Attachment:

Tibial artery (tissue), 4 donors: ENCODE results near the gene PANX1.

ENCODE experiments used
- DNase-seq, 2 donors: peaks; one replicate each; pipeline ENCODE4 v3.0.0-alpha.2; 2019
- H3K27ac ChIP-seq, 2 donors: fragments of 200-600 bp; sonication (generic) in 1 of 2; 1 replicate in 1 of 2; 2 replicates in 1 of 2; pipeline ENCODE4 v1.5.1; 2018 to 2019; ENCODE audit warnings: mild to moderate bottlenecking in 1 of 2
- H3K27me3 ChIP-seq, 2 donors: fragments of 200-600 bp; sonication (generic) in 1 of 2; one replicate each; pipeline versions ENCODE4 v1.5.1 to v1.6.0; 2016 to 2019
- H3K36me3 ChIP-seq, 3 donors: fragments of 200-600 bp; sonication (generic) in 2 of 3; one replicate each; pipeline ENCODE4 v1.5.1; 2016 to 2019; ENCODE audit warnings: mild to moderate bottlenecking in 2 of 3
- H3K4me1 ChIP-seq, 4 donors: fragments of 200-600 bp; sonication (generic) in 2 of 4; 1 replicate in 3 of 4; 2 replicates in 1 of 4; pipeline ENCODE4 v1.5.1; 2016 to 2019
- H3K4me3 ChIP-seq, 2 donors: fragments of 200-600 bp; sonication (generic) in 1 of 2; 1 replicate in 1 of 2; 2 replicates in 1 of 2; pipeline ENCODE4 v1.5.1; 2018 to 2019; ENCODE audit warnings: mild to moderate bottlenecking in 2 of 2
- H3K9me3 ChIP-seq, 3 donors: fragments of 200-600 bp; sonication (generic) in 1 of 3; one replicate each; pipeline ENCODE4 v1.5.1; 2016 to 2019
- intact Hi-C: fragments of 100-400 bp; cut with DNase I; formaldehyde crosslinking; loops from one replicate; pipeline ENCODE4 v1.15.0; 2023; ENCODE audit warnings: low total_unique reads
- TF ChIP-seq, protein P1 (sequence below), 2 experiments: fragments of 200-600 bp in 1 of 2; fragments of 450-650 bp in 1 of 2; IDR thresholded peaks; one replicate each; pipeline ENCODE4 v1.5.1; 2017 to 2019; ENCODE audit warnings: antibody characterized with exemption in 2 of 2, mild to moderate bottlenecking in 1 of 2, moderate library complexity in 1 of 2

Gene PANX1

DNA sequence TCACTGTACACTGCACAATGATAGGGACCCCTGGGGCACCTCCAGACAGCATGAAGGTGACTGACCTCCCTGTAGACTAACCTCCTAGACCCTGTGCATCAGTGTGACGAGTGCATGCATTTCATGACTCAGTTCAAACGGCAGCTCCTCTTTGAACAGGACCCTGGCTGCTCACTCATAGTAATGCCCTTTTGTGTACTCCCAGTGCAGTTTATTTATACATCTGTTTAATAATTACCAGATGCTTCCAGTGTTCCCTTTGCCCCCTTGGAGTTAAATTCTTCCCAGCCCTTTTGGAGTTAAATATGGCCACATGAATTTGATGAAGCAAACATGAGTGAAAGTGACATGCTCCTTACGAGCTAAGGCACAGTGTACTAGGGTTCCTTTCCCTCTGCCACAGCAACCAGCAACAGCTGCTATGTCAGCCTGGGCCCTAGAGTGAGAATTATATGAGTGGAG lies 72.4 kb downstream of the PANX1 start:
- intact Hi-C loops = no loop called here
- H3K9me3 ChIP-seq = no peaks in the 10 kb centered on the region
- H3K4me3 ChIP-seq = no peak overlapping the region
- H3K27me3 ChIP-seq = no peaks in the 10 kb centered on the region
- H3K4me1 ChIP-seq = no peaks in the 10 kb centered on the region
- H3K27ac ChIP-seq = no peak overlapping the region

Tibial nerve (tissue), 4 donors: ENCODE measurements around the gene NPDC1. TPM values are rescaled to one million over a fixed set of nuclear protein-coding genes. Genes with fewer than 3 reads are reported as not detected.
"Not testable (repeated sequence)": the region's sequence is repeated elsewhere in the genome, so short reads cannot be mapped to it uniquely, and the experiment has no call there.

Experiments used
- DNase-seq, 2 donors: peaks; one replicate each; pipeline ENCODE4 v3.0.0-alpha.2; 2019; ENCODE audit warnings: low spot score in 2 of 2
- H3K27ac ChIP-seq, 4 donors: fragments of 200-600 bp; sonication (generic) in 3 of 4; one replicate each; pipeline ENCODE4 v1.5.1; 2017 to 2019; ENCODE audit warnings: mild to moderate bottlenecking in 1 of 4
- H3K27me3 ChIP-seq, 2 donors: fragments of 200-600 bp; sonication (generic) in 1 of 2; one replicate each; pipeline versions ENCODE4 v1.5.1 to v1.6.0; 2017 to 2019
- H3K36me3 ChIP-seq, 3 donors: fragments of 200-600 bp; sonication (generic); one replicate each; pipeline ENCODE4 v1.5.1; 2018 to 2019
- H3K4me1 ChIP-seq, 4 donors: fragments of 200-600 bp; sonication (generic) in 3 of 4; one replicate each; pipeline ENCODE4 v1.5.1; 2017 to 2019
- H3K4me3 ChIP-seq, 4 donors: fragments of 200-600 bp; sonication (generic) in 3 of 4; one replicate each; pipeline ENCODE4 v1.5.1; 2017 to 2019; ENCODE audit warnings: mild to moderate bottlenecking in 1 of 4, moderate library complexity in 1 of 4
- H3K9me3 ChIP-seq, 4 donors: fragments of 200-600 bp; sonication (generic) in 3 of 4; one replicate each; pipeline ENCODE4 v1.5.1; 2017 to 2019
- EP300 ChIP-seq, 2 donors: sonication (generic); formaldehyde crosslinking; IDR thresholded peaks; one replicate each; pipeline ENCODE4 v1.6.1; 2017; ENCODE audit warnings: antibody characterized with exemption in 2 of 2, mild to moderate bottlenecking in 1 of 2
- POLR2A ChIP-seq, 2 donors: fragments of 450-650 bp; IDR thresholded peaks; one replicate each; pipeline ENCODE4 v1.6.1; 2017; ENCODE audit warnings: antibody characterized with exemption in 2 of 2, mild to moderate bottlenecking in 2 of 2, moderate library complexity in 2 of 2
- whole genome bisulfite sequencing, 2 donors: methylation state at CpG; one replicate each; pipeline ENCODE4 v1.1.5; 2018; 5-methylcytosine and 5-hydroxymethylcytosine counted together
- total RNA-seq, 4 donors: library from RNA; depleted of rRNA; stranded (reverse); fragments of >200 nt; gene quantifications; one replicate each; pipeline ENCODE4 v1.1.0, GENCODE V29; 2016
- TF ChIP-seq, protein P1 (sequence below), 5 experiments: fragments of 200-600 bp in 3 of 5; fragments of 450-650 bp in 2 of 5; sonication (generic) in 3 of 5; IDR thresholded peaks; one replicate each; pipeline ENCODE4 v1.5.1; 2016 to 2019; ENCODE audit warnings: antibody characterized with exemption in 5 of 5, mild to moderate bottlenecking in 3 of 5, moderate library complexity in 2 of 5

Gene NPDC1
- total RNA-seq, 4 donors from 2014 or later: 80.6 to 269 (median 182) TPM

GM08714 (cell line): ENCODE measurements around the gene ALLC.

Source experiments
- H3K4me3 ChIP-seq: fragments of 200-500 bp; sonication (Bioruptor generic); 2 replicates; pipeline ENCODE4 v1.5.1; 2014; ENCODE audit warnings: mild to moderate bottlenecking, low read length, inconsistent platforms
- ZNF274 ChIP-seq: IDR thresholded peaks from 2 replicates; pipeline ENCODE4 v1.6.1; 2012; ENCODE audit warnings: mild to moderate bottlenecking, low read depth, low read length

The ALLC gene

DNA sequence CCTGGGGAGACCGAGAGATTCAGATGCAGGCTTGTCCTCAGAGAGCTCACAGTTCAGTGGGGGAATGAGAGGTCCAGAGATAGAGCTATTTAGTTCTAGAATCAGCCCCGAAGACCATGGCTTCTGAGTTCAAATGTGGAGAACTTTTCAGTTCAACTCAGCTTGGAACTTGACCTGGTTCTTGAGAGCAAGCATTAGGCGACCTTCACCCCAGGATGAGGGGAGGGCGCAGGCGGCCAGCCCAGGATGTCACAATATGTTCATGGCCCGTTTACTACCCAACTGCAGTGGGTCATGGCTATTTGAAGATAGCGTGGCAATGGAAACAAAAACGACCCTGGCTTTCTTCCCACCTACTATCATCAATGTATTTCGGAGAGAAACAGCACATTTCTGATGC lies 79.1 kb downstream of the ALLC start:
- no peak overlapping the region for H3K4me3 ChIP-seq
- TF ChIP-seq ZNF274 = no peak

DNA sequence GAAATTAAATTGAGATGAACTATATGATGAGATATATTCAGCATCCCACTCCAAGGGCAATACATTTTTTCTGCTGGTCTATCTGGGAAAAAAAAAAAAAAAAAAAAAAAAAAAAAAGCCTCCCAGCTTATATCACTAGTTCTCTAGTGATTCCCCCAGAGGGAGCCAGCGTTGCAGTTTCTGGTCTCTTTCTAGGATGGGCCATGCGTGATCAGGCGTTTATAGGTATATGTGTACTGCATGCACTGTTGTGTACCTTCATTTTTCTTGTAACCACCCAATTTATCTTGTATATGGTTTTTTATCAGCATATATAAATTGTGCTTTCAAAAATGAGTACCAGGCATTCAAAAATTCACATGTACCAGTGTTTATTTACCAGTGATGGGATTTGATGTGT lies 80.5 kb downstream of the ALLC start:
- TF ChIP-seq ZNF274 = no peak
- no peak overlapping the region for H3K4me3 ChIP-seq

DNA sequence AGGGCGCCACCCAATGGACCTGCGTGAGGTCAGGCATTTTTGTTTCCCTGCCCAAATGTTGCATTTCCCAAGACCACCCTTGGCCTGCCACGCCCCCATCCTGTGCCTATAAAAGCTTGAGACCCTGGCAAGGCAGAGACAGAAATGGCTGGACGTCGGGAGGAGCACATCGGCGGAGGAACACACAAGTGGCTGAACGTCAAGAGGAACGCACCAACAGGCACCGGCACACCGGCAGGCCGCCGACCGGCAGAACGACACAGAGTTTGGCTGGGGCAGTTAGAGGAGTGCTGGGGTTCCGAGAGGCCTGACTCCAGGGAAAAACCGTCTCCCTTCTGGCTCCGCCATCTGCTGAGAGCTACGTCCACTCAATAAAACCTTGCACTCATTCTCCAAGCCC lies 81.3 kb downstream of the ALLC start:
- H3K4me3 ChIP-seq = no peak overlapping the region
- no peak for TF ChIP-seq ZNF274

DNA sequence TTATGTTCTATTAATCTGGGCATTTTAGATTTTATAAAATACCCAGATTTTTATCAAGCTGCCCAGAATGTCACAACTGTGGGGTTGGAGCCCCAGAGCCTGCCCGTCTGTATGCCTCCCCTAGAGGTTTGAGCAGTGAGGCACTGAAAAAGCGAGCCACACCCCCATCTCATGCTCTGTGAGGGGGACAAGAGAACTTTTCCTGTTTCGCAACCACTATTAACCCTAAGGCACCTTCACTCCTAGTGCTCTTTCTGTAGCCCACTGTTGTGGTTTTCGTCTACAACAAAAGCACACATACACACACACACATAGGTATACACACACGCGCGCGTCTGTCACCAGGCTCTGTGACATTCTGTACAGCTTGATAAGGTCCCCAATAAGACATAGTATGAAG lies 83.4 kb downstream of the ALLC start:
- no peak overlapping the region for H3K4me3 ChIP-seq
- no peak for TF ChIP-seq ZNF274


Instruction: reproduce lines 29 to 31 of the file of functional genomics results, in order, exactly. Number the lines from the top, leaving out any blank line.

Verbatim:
- H3K9me3 ChIP-seq, 4 donors: fragments of 200-600 bp; sonication (generic) in 3 of 4; one replicate each; pipeline ENCODE4 v1.5.1; 2017 to 2019
- EP300 ChIP-seq, 2 donors: sonication (generic); formaldehyde crosslinking; IDR thresholded peaks; one replicate each; pipeline ENCODE4 v1.6.1; 2017; ENCODE audit warnings: antibody characterized with exemption in 2 of 2, mild to moderate bottlenecking in 1 of 2
- POLR2A ChIP-seq, 2 donors: fragments of 450-650 bp; IDR thresholded peaks; one replicate each; pipeline ENCODE4 v1.6.1; 2017; ENCODE audit warnings: antibody characterized with exemption in 2 of 2, mild to moderate bottlenecking in 2 of 2, moderate library complexity in 2 of 2